Anna Roberts, Manager ASHM National Policy & Education Division
Clinical posts from members and guests of the Australasian Society for HIV, Viral Hepatitis and Sexual Health Medicine (ASHM) from various international medical and scientific conferences on HIV, AIDS, viral hepatitis, and sexual health.
The new WHO Guidelines: Concerns about the practical effects of aspirational guidelines on women
Everyone is excited. The new Guidelines are here and they are ‘game changers’. There is not a single copy left in Kuala Lumpur- they were all taken on the first day when the Guidelines were announced. There is a lot of new material in these Guidelines- the CD4 count has been shifted to ≤ 500 and independent of CD4 count, treatment is recommended for sero-discordant couples, pregnant women and all positive children under 5 years of age. The guidelines are aspirational and provide individuals with a strong tool with which to approach their respective jurisdictions and insist from a policy level that changes be implemented. While I understand that these Guidelines have been developed for that purpose, I have some questions and concerns about how all of this will translate into practice and one concern is how it will directly affect positive women, particularly in resource poor settings.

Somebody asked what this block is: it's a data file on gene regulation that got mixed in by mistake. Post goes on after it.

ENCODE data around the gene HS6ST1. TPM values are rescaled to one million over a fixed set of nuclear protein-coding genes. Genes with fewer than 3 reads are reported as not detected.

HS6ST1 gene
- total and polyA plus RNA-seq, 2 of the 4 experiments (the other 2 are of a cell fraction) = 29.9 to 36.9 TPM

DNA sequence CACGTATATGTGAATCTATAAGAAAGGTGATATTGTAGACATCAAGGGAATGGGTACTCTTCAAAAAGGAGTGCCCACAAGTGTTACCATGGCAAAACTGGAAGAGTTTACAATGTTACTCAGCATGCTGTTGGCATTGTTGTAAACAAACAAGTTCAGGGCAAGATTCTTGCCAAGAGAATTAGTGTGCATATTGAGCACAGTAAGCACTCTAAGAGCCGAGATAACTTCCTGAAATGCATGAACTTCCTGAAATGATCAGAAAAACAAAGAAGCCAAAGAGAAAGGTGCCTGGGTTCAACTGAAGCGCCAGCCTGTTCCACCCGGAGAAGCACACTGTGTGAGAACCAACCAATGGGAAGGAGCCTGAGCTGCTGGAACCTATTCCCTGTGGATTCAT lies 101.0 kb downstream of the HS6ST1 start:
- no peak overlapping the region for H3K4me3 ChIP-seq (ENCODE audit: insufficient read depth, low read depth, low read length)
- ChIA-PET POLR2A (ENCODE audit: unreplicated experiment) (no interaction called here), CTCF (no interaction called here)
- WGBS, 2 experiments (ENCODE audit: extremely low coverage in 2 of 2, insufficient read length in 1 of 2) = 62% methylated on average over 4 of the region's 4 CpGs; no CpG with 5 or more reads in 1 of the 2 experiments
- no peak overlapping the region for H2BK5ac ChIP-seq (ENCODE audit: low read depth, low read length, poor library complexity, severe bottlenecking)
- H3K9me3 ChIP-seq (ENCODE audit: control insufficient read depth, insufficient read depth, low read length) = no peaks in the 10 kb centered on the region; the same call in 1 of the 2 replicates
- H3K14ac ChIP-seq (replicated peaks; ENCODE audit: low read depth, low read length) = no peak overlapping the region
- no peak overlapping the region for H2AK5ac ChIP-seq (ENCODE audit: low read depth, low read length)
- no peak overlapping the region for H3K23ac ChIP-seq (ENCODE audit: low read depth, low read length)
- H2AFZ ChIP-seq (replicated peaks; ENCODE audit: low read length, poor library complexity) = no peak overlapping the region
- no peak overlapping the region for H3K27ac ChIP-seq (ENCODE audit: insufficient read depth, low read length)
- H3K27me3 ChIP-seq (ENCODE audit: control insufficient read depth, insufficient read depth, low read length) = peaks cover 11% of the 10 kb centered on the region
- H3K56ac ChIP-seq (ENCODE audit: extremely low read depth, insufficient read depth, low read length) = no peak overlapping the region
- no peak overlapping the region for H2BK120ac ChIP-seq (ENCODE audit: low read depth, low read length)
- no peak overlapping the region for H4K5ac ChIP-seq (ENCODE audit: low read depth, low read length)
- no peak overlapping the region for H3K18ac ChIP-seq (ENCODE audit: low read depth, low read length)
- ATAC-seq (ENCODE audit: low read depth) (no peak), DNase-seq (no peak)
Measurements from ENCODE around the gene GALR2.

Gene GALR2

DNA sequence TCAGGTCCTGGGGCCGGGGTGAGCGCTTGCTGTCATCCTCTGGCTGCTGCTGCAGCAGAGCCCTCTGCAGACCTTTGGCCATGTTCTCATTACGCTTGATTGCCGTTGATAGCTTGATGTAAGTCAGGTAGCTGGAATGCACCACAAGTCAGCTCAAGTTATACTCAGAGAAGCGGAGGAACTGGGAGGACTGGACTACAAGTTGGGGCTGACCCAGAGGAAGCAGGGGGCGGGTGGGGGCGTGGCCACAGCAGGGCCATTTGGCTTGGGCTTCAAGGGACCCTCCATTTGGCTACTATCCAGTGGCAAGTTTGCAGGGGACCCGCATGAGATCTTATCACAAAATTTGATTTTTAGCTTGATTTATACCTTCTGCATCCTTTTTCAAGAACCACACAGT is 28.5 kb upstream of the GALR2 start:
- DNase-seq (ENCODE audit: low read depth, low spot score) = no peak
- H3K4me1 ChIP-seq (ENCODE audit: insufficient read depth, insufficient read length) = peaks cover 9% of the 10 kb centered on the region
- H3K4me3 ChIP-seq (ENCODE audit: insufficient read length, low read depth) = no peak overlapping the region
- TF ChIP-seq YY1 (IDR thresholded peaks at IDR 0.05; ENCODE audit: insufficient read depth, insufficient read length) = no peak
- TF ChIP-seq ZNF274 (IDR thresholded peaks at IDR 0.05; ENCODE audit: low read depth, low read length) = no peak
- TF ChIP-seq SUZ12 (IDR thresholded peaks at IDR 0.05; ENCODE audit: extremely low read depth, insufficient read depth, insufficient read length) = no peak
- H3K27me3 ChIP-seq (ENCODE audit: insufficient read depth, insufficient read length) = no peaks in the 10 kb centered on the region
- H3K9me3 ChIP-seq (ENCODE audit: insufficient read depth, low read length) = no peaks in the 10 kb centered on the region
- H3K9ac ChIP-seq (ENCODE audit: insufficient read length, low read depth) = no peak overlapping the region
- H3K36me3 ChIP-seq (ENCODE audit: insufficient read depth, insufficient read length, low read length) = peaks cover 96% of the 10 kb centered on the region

The new Guidelines recommend that ALL pregnant women are initiated onto a specific ART regime and are maintained on this regime during the transmission risk window. The recommendations then go on to say that treatment should then be maintained over the lifetime of the individual with the question changing from ‘when to start’ to ‘whether to stop’. The paradigm was clearly one of a ‘National Program decision and not an individual decision’. I am concerned, not just because of the significant amount of data being presented here showing that adherence is a complex beast fed by a variety of factors we do not fully understand, I am concerned because I haven’t seen any work on post-birth adherence and strategies to improve this in different contexts which perhaps should have preceded this announcement. I am concerned because it does not discuss strategies for couples to negotiate the treatment differential where a pregnant partner is prioritized for treatment and maintained beyond the risk period when the non-pregnant partner misses out. I am also concerned by the gap in our knowledge around women and treatment more broadly. At a symposia session on women living with HIV last night it was discussed that women are significantly underrepresented in clinical trials and that when pooled, all RCTs received by the FDA between 2000-2008 only had 20% representation by women. We know that women are different. We have different metabolism, higher body fat percentages, different hormones and varying reproductive intentions just to flag a few. Clinicians need the freedom to allow treatment progression to take all of these factors into account at an individual level but for many clinicians, particularly those operating in resource poor settings where the capacity does not exist to look extensively beyond the guidelines into more detailed research or where policy decisions around types of treatment limit the options available, it is possible that these factors may not be taken into account.
The new Guidelines are exciting but there is still work which needs to be done to ensure that we all understand how to reach the aspirations within the Guidelines and that individuals are given appropriate and sustainable treatment options.